Dorothy Andrus Crane (1902-2002) Interview

Video-taped interview 

G. PRICE:  Mother (Edith Stanley Andrus Crane) was telling me years ago about when she played in the little string band, that they had formed at her church. And she played the violin, and she had a banjo too, but mostly the violin. And uh, my dad (Guy Gilman Crane), who wasn' t the least bit musical uh, missed taking her home from church. So, he bought himself a little banjo, and she taught him the few notes on it, chords, so he could be in the stringed instrument band, too. And uh, that's how they started really going together seriously. Well, he was an electrician at the time when the mines were just first being electrified, if that's the right word. Anyway, he had to go out of town quite a bit. And uh, he had been going steady with mother for almost a year, off and on, on his different trips, when he'd come back. And he was in Columbus, Ohio. And she was getting just a little bit tired of waiting for him; just to see him when he comes home between the jobs he was on. So, when he was in Columbus, I don't know if she wrote him a letter, or if someone in the little string band told him, wrote to him, and said that she was getting very interested in a young man that had been taking her home after the practices. And that was enough to inspire my dad to buy a ring and send it home to her, and said, "Now, we're engaged." So, they were married shortly after that. But uh, that's a little story mother that told about how she urged him to get married. She was very shy, of course. And he didn't know that she was playing a trick on him, but it did the business anyway. After that, that was in Columbus, Ohio, that was um, his last job. Then, they moved to, they were married, and moved to Shawnee for his next job in the mine, and uh, that was where my sister Gladys was born. And uh, about two years later, after he finished that job, he went to Congo, Ohio. That was a big mining place. I mean, it had a big mine, but it only had one street in it. There was a church at one end of the street and a saloon at the other. And the miners lived in little mining shacks on either side of the street. And uh, that was where I was born. And when that job was finished, he uh, had to go to Delaware, Ohio. And uh, while he was there my brother, Bud was born. And uh, shortly after that, he uh, he had to go way to Illinois, to Joliet, Illinois, where they had a big penitentiary. And uh, he, he and his crew were putting electricity in that great big prison. And that was where my brother was born, that didn't live. And uh, after that job was done, he was um, first, he was uh, sitting, well, it was kind of the water and electric department in Rockford, Illinois. And uh, we were there just a very short time when my sister Betty was born. And uh, that's where all of our birth places were. (Now you can turn it off.....)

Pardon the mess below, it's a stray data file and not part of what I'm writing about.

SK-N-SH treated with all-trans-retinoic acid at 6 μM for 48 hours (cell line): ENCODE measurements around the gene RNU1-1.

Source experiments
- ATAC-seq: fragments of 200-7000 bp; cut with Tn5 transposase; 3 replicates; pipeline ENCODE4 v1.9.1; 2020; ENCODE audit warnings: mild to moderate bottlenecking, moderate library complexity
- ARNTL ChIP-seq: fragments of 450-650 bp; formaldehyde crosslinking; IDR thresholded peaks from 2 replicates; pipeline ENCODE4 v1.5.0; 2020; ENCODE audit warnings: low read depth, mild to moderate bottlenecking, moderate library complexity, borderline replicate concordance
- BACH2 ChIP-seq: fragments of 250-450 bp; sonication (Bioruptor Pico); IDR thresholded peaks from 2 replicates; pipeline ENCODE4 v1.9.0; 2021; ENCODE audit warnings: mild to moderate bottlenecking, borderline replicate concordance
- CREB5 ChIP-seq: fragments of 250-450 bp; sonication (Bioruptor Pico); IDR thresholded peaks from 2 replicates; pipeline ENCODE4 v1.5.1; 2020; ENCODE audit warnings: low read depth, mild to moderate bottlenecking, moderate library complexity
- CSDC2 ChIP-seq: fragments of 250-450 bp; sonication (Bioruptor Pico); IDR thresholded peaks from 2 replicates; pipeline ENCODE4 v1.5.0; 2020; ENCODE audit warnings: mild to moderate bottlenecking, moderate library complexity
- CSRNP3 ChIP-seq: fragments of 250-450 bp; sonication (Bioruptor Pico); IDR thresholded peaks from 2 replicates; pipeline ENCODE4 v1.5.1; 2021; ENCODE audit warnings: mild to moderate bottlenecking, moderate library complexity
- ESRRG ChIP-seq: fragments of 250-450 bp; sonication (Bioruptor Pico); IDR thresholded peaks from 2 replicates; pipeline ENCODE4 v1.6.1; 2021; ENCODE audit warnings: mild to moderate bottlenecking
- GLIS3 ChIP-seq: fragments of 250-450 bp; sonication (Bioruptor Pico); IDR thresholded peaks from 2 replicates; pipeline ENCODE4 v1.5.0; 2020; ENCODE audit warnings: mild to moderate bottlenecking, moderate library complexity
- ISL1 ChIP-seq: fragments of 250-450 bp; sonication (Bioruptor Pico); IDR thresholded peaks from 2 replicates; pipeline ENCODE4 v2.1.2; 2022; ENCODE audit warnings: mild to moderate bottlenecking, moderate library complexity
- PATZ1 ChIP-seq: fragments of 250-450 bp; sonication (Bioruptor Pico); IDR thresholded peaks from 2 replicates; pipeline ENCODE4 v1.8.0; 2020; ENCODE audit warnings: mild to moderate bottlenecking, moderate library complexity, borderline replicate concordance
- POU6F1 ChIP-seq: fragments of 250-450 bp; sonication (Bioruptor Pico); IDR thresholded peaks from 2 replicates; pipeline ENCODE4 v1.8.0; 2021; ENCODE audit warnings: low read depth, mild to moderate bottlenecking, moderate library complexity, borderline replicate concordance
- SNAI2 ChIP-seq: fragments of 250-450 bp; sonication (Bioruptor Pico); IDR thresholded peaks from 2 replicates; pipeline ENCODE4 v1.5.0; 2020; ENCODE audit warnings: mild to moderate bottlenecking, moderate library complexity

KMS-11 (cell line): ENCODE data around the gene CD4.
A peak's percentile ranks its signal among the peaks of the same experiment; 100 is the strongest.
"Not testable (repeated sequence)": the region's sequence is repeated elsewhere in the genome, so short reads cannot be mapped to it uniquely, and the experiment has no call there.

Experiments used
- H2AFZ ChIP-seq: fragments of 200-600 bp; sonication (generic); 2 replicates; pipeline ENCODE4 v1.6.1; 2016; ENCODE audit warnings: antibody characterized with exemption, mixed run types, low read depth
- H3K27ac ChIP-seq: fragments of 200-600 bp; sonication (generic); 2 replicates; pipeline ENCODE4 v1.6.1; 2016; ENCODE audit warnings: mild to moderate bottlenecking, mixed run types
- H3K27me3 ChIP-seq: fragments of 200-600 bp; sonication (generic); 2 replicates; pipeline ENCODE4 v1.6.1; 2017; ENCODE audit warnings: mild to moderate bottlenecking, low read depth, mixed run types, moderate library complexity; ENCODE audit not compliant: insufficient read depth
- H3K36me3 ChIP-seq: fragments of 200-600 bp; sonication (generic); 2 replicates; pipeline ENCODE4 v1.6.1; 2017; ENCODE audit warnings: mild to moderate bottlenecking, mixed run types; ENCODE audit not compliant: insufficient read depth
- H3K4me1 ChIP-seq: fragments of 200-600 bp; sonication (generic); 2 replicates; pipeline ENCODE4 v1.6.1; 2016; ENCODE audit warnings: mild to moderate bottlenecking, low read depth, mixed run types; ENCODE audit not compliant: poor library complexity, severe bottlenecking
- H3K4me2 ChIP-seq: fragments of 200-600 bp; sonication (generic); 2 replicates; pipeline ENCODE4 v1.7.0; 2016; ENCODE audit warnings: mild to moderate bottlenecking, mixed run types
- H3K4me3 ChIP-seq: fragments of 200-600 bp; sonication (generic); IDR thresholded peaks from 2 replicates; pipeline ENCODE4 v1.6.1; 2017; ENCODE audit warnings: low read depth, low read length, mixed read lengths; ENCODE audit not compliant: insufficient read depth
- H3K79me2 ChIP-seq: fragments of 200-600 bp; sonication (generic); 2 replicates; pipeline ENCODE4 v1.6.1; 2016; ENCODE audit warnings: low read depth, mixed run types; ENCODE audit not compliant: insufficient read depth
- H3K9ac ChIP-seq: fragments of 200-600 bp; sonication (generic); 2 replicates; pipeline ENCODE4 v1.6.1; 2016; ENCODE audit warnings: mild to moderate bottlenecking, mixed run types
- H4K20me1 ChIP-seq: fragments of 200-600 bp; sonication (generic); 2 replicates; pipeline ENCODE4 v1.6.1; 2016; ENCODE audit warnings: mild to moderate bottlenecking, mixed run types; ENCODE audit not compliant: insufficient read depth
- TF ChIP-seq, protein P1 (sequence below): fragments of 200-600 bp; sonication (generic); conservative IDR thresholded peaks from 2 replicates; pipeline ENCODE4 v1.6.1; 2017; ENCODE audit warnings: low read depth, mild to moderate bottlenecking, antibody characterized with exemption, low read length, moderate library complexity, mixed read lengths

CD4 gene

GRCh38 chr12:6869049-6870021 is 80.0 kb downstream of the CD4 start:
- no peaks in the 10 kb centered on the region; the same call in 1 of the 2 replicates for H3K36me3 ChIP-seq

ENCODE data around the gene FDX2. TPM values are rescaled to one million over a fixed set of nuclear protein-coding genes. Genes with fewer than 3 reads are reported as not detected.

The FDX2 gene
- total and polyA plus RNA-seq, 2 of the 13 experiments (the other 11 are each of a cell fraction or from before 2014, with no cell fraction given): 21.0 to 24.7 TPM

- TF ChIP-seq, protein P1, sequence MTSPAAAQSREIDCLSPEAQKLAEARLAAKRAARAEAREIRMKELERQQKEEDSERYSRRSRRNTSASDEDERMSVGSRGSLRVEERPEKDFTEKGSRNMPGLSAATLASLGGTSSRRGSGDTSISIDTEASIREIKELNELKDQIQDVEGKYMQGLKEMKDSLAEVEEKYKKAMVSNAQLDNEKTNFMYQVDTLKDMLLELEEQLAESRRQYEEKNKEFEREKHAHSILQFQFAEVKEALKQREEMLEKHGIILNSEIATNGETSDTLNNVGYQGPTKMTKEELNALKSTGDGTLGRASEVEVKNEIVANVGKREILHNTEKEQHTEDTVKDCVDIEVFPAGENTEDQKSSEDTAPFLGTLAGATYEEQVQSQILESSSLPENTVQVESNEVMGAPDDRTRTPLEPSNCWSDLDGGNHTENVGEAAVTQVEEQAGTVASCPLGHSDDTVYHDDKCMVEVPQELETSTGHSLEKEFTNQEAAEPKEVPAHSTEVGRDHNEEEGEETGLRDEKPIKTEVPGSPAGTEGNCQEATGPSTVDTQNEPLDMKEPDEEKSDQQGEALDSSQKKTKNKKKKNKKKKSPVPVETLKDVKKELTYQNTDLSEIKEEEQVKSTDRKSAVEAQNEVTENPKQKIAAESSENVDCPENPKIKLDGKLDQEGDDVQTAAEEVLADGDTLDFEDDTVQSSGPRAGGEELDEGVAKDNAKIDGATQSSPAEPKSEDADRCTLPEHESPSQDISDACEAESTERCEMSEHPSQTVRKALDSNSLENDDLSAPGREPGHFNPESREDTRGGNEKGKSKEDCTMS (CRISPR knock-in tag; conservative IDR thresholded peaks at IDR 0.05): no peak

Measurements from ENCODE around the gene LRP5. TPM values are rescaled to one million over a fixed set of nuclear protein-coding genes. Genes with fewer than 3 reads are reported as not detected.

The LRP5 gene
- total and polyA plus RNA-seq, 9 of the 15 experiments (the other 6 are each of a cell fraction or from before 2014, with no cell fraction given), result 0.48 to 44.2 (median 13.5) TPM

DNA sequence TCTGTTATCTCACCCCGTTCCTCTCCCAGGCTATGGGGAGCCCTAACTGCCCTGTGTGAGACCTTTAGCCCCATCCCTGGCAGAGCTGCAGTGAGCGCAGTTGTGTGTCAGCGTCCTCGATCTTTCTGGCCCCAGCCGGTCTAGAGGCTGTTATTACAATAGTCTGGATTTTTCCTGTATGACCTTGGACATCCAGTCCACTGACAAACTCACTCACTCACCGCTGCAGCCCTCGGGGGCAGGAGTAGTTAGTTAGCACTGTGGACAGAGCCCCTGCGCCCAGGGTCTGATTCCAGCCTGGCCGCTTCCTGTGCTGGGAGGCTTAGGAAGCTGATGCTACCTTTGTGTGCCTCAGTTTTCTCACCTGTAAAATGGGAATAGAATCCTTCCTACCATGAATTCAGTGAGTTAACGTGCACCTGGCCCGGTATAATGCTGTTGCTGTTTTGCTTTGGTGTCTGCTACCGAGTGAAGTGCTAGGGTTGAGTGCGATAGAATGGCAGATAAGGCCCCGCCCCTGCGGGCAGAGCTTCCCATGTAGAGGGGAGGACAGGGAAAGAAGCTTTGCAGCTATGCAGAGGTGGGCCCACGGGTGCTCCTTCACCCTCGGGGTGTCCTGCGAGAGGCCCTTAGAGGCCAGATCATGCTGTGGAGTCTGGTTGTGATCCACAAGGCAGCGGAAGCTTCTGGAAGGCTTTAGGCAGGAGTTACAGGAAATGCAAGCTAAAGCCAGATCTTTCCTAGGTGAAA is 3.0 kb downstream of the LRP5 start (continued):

G. HEINZ:  Mom, would you tell a little bit about your own mother's life, before she became a Crane, when she was an Andrus?

G. PRICE:  Yes. She was born in uh, Brookline, New York. And uh, I think the whole Andrus bunch were settled in New England, 'round there. And uh, her dad was a very good musician. And, a course, from the time I knew my mother, she always, she went to the conservatory of music in Cincinnati. And I'm not sure why they moved to Cincinnati, because all of the Andruses, Helen Andrus and Amos, the whole uh, all of the brothers lived in New England. But anyway, they came to Cincinnati, and that was probably where he met grandma Andrus. She was um, Leinweber. Her dad was Herr Karl Conrad Von Leinweber. We heard about that from the time we were little youngsters. When I mentioned that to Catherine, she laughed. She said, "Well, we never heard about the 'Herr Karl Con Von Leinweber.'" But uh, Leinweber, anyway, means, weaver of linens. That's one contribution that uh, Catherine made about her folks. But uh, as I say, grandpa Andrus was a very good musician. He had a very nice solo voice. I have quit e a bit of music that he sang in church. And of course, my mother sang. She was soloist for quite a while, in her teens, at the uh Walnut Street Presbyterian Church. And she uh, she attended the Conservatory of Music in Cincinnati. And uh, so we all come naturally by our music. And uh, well, grandpa Andrus was um artist by doing, um, what kind of work would you...

G. HEINZ:  Japanning.

G. PRICE:  Japanning. Yes. And uh, that was putting little shells in furniture. I know he had a contract to do the Singer Sewing Machine, when they had uh, metal bases for their machines. He did the fancy work on them...

G. HEINZ:   Inlaid mother-of-pearl.

G. PRICE:  Yeah. All of that. And we used to love to go down to his shop on the canal, an d uh, see him working there. Mother used to take us. Uh, there was just Aunt Bess and mother. I never had any first cousins. My dad had one brother, Clyde, and they, he was married, but he didn't have any children.